So when something comes out about Trump being dishonest, or pulling a con, or being a vicious bully, it doesn’t take much of a stretch to think “maybe so”, because he’s got a long, long history of that kind of behavior.

    It may be unfair at times, but if you have bad character and a history of bad behavior people aren’t going to give you the benefit of the doubt as much.

    Character matters

    Character is destiny

  7. neo-neocon Says:


    I agree, except for one thing—if Trump was of impeccable character (e.g. Cruz), it would still be happening, and lots of people would believe it. We’ve seen that happen.

  8. steve walsh Says:

    I’m not an expert in the area of psychology, so this is from my rather amateur (some might say arm chair) perspective: there is something seriously wrong with these people; their wiring is faulty. Trump is simply the catalyst that makes it manifest itself such that we can all see it.

  9. Mike K Says:

    Trump haters are an interesting phenomenon. I understand it in Democrats. After all, they lost big.

    I can understand it in Republican politicians because Trump is taking aim at what has been called The Deep State, which I think of as the bureaucracy and lobbyist class, centered in Washington.

    The rest are a puzzle. Is it his manner ? He certainly is more open than what we are used to in presidents. Nobody knew about Eisenhower’s terrible temper or of JFK’s girls.

    All the stuff about lies and being “a vicious bully” seems beyond rational comment.

    It’s just interesting.

  10. Harry the Extremist Says:

    I remember when “character matters” was the conservative drone during the Clinton 90’s. Seems we moved off that, much to my disappointment.

    Yes, a Cruz or a Rubio would have reaped their own stinking brown piles of “progressive” pleasantries, but they probably wouldnt have gleefully looked as though it fit them.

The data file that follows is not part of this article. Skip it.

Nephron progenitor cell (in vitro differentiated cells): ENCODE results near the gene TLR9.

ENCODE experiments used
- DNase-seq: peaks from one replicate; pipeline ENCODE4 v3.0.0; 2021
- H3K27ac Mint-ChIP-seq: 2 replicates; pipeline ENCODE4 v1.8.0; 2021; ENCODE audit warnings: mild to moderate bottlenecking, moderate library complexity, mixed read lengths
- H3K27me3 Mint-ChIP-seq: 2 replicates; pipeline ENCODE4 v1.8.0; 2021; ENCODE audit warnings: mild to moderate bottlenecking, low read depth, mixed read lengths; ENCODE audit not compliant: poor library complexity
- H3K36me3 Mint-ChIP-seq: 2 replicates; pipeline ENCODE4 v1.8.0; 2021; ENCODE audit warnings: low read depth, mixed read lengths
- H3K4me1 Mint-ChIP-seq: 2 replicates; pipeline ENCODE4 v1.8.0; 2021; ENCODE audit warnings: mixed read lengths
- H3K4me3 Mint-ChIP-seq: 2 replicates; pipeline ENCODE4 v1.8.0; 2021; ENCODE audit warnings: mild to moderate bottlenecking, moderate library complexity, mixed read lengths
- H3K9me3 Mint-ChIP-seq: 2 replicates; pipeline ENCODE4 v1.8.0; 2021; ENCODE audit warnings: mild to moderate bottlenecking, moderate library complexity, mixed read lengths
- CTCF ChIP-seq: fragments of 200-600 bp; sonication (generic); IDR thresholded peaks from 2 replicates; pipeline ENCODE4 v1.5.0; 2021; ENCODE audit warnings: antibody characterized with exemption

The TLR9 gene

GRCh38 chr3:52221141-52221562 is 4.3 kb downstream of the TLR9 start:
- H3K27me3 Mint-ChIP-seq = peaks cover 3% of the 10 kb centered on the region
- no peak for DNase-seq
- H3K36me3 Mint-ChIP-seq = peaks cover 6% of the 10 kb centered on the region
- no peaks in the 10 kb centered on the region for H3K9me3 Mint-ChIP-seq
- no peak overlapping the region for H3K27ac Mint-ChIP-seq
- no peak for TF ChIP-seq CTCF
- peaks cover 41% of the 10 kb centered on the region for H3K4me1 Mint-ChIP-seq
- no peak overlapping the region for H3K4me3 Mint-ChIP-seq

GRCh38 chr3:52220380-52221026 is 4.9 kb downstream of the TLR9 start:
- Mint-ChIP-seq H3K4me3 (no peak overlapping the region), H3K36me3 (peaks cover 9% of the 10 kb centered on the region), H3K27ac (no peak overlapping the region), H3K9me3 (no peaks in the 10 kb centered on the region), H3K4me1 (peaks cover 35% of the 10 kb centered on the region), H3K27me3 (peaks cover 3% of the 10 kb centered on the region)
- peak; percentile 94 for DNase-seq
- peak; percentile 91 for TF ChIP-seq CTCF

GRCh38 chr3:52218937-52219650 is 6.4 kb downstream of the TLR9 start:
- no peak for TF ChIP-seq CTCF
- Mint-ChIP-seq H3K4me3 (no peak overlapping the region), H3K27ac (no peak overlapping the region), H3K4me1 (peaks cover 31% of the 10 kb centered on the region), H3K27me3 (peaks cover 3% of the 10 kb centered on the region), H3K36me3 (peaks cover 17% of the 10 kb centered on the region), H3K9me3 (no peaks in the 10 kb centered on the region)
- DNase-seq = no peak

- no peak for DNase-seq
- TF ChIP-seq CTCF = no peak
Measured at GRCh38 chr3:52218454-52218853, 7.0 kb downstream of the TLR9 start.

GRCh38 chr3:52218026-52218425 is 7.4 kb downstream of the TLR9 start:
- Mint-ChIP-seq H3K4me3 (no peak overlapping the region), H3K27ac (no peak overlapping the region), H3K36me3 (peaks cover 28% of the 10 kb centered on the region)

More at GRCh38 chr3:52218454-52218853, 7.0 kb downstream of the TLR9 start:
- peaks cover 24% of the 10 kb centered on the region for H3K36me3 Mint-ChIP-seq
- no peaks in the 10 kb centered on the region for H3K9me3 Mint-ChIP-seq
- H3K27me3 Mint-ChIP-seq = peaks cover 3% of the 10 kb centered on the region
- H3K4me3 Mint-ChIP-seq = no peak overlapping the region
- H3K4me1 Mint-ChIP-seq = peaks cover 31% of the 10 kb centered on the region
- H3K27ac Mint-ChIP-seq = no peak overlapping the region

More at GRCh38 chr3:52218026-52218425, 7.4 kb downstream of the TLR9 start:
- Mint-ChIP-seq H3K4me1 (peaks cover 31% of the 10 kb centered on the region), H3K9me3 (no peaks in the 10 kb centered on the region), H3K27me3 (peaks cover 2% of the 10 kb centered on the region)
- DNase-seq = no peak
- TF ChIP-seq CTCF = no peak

11. parker Says:

    IMO Cruz as POTUS would make the left even more moonbat than djt. Cruz would have hit the ground running and broke a lot of rice bowls by now.


    I agree that djt’s responsible for his problems. His personality is weird and over the top. But, he is POTUS, has made a few good moves, and has the left demonstrating just how far they are from the center. We’ll see.

  12. J.J. Says:

    parker: “I agree that djt’s responsible for his problems. His personality is weird and over the top. ”

    I disagree. Trump is an alpha male New Yorker. His type of personality is easily observed in Manhattan brokerage firms, law firms, real estate development firms and other high powered businesses. We are so used to seeing professional politicians in action (Buttoned up, carefully briefed, poll tested, and devious.) that we just aren’t used to someone like Trump who is in your face, self assured (Some would say cocky), unfiltered, and not a man of letters (Some would say he doesn’t have much book learning).What he does has served him well in a hard-nosed career in real estate and reality TV. What’s interesting to me is that the blue collar workers are his biggest supporters. He speaks their language, not ours.

    I’m turned off by many facets of his personality, but I don’t let that get in the way of my humble opinion that he is far, far better for the country than Hillary.

    Also, IMHO, his warning to Comey about possible taping was a way to keep Comey and the MSM from spreading false info about their conversations. It’s too bad he has to do it, but that is the tenor of the times.

  13. Mike K Says:

    I agree with JJ. Trump is not like any politician I’ve seen or even heard of before. I’m reading a biography of James K Polk and Trump really is a lot like Jackson. Jackson was a military guy but those were the days of Indian wars and not grand strategy.

  14. parker Says:


    Well I have spent very little time in NYC brokerage firms, etc. So I’ll take your word that Trump’s behavior is typical Manhattan alpha male behavior. We have alpha males in flyover country, but their dads and moms raised them to be polite in their alphaness. I am a bit alpha, but would not after all these years embarrass my dearly departed mother. 😉

  15. Lizzy Says:

    I am also tired of the press making every thing Trump does, says, or tweets a scandal. Trump is far from perfect, but this intentional strategy of theirs to so flood the zone with Trump scandal news is dangerous. Not only is it crowding out legitimate non-Trump centered news, it is muddying the water if/when Trump does something legitimately scandalous, illegal, or unconstitutional (he’s got 4 years to mess up, and like all presidents, he will).